The NHS Patient Safety Strategy is over three years old and about to have its second update published. The aim was to avoid 1,000 deaths a year and save the system £100m each year from 2023-24. We did not predict a pandemic, so some work has inevitably been delayed and is being done in an increasingly stressed system. It is still right for us to try and assess the impact of the work as we pass the three-year mark.

The strategy aimed to reform the whole system of safety with prevention ahead of better identification, investigation, action and improvement. At the front of that, the new Patient Safety Incident Response Framework has landed well and we have anecdotal indications of teams saying it has helped improve safety cultures, identify more effective risk reduction strategies, and enhance harm reduction; hard to quantify yet, but much hope for impact.

The Learn from Patient Safety Events service, the NHS’s new and improved national system for the recording and analysis of patient safety events, continues to develop. While changing digital systems always brings challenges, providers are embracing it in the main, and welcoming the great potential it brings. Evidencing outcome improvements as a result is tough but we do have evidence the novel analytics we are now able to apply are enhancing our ability to flag new and under-recognised risks.

Similarly, we know linking improved safety with the creation of the 800 patient safety specialists, a network of patient safety leaders across providers and integrated care boards, or the creation of the national patient safety syllabus, or training is very difficult. That said, evaluation of both shows they are welcome and positive developments.

In the improvement arena, however, we can demonstrate green shoots and arguably more. We have seen a reduction of lives lost in the world of neonatal health running into hundreds and the same for cerebral palsy cases in prems. We have seen the rapidly rising risk from opioid use turn down and a suggestion that more than 300 deaths have been prevented.

In addition, restrictive practice use has reduced in those mental health providers piloting our improvement approach and there are many more examples. I cannot say what the indirect effect of all the work being done across the system is, but I know there is impact from patient safety work – increasing interest and belief in what can be done, increasing engagement of our patients and their families, and recognition harm is not experienced equally.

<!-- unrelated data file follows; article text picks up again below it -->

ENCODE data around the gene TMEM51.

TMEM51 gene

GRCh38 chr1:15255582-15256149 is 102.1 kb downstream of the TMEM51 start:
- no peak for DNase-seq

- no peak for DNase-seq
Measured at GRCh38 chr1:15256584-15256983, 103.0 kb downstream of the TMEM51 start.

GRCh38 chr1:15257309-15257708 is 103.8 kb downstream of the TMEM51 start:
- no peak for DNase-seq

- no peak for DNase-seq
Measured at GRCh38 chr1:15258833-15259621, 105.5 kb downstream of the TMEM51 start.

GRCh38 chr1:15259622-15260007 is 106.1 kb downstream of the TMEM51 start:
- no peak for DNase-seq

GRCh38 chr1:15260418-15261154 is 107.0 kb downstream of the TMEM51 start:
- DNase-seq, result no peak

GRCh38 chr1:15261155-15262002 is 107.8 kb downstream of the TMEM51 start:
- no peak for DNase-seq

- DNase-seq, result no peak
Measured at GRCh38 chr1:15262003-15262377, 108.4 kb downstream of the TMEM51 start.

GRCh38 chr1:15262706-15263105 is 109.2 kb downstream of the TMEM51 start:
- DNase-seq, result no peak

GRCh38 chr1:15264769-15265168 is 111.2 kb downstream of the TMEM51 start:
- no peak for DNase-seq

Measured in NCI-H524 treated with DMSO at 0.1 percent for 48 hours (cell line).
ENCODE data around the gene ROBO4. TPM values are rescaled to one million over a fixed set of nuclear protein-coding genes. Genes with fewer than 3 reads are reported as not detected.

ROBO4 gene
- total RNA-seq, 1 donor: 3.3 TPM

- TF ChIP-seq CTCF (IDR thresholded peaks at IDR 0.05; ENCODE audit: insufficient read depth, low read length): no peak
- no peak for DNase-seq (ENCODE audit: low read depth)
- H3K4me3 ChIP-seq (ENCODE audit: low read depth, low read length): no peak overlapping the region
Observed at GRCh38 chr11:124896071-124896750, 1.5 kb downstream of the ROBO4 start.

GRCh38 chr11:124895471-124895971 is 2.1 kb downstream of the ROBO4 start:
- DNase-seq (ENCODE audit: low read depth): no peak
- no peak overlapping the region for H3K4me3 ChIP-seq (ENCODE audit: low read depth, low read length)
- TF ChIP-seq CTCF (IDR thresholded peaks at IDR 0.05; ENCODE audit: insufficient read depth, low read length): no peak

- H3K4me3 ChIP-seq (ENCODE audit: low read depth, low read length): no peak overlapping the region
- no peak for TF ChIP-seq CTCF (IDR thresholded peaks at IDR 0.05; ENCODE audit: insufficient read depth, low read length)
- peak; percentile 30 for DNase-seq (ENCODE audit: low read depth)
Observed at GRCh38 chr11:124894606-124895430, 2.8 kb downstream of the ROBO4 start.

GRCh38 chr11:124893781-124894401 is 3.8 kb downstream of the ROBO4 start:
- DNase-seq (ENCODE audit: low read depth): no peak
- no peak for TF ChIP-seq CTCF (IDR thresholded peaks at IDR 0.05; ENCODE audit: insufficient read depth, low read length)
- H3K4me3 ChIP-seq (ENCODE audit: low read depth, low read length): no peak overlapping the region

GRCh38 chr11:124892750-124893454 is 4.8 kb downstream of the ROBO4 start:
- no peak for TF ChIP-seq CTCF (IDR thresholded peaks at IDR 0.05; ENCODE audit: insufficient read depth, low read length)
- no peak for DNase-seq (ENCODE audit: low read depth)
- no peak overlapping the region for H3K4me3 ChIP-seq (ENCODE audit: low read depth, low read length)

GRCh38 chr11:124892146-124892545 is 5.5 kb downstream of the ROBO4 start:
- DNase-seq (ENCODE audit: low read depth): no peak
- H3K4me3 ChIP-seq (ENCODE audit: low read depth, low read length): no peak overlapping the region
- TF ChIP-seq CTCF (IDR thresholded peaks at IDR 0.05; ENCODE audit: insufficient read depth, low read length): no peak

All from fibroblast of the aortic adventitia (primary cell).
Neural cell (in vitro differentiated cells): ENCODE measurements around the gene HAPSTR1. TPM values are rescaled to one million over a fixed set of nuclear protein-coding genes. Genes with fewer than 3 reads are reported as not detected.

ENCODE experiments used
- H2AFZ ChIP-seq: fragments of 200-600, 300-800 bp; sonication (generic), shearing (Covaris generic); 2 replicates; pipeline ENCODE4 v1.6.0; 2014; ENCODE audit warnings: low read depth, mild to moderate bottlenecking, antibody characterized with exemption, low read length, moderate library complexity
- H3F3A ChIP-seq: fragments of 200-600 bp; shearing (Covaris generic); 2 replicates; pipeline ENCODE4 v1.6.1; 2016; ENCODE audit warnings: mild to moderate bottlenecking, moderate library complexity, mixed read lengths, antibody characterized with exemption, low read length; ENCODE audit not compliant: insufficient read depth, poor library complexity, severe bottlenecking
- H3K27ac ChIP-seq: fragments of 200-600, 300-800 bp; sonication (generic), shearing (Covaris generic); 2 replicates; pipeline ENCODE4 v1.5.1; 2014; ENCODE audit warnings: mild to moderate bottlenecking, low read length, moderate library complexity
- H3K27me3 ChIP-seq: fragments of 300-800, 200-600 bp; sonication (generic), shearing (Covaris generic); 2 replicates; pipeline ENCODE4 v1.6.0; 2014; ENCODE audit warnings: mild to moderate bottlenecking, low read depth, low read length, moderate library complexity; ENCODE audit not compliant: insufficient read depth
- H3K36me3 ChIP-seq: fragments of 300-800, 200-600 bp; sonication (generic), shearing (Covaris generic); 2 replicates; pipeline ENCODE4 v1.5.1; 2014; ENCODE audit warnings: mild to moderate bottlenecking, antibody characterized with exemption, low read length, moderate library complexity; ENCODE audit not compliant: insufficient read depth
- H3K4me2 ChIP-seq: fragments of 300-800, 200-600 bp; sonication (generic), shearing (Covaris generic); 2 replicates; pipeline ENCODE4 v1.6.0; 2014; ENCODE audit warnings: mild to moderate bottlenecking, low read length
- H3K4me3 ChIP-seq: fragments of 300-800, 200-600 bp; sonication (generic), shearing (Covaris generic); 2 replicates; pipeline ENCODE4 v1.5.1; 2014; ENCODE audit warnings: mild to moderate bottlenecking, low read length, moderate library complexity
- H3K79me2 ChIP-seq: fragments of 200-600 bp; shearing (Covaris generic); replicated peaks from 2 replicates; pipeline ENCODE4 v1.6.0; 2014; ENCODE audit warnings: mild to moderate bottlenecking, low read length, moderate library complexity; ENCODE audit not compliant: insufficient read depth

I am optimistic about the future of patient safety. I don’t accept all that is said by Sutcliffe and Wears, but I do recognise the overfocus on error to the detriment of learning from good practice, that we have spent too much time focussing our efforts on harm that has already happened rather than identifying and addressing issues in real time. We also see more than ever that flow is critical for safety (and a good example of where input from the world outside healthcare could help us) and that we have much more to do.

When the patient safety strategy was first published in July 2019, we recognised it wouldn’t stand the test of time if it was static and not able to evolve with the changing challenges and priorities for the NHS. We committed to update the strategy periodically to ensure it remained relevant and can impact on the areas where need is greatest.

In 2021, through our first strategy update, we introduced fresh focuses on health inequalities in patient safety and supporting the NHS to keep patients safe in light of new risks brought about by the pandemic. In the soon to be published second update, we are adding elements around workforce, flow and capacity, focusing on real time safety issues, and an increased emphasis on learning from where things go well.

These new elements, and the continuation of key transformation programmes such as PSIRF and LFPSE, build upon the strategy’s original key pillars of culture, continuous improvement and effective patient safety systems. These remain fundamental in supporting the NHS to deliver safer care for all. We continue to grow our understanding of patient safety, supporting people to engage with patient safety, and focusing on making meaningful improvements in areas that will have the most impact.

We should be spurred on by our progress and re-energised by the opportunities. We can accept there is more to do but not be too quick to beat ourselves up for not having done it all so far.